If the soil is low in nutrients and climate is harsh, trees grow slower than in more favourable conditions can be more than hundred years old but only couple of meters in length. You can estimate the age of a young pine with sufficient accuracy by counting the number of branch whorls (see the adjoining picture) and add about three years.

A picture of a tree and its swirls

When you estimate the age of a fully-grown pine this method become inaccurate because pine is a photophilous (sun) plant and when it grows larger it drops the lower branches. Then it is best to use a hollow drill. You drill it trough the middle of the tree and from the sample you get, you can count the annual growth ring. The rings are readily distinguished because of differences in the cells formed during the early and late parts of the season. Springwood is faster growing and lighter coloured than more slowly growing summerwood. During the winter trees naturally don’t grow.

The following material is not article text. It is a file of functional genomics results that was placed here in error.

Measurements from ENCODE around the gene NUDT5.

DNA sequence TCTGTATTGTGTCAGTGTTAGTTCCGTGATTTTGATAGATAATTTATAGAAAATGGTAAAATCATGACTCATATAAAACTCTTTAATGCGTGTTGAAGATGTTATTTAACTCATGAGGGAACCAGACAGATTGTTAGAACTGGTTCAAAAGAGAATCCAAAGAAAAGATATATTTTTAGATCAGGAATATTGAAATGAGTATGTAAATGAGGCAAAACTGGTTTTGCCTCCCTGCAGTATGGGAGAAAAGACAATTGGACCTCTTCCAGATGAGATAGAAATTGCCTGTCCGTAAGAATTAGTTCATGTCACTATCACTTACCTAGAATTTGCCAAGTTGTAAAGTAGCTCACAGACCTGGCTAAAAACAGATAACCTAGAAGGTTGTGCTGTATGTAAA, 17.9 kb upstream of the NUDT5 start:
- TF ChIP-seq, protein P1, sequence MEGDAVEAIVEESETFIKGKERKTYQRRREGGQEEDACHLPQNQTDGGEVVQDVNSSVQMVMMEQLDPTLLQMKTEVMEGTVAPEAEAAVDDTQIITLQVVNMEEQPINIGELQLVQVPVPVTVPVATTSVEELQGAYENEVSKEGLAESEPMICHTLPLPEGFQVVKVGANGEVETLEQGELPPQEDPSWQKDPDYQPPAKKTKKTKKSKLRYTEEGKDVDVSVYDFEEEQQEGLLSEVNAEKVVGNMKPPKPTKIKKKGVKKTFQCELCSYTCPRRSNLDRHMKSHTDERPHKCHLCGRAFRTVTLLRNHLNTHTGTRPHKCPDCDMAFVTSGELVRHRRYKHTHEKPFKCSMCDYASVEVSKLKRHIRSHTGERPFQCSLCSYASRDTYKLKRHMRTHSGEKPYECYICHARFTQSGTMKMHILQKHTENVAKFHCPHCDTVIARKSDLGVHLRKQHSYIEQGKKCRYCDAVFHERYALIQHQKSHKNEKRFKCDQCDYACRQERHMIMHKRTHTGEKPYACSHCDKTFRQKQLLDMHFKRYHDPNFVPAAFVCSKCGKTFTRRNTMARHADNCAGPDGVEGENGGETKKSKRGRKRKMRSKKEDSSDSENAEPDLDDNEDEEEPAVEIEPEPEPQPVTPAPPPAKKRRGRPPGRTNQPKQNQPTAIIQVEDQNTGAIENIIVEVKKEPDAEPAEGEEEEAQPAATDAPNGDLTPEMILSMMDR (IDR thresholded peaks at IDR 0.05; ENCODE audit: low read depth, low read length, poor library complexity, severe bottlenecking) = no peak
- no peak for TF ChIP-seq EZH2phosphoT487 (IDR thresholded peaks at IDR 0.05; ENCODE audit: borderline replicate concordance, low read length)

Try to estimate the age of the forest surrounding you!

Tree growth rings